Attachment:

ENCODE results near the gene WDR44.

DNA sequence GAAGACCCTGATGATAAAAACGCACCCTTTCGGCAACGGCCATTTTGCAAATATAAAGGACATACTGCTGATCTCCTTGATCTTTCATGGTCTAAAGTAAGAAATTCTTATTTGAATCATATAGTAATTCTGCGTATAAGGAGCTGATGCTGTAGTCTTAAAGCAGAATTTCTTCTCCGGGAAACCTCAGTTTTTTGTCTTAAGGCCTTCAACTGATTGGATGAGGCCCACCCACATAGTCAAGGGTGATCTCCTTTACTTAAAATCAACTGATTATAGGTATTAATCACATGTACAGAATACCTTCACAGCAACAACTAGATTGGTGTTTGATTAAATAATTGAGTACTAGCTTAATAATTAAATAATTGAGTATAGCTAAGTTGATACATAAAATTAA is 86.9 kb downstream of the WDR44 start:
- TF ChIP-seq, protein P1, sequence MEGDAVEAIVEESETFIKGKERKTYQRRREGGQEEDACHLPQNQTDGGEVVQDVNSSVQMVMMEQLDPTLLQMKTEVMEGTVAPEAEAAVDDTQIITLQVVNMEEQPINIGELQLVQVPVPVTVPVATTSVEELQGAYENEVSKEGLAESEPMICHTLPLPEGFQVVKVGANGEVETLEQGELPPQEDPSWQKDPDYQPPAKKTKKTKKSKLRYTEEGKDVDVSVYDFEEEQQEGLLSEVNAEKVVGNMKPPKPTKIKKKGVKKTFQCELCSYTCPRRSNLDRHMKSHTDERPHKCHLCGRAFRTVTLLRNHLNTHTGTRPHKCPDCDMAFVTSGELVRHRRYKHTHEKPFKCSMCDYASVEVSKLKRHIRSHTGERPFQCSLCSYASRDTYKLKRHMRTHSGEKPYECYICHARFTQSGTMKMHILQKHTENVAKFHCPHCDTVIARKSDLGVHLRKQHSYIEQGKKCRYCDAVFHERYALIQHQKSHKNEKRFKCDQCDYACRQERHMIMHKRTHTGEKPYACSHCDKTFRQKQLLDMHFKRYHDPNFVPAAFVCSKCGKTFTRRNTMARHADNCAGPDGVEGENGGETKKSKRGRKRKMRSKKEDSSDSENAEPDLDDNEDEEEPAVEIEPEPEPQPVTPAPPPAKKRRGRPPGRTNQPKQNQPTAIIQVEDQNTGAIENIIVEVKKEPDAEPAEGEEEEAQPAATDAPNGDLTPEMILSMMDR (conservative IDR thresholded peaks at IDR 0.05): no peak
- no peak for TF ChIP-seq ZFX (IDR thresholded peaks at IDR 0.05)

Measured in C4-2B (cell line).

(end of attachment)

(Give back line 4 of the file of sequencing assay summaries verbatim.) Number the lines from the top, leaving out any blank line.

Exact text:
- no peak for TF ChIP-seq ZFX (IDR thresholded peaks at IDR 0.05)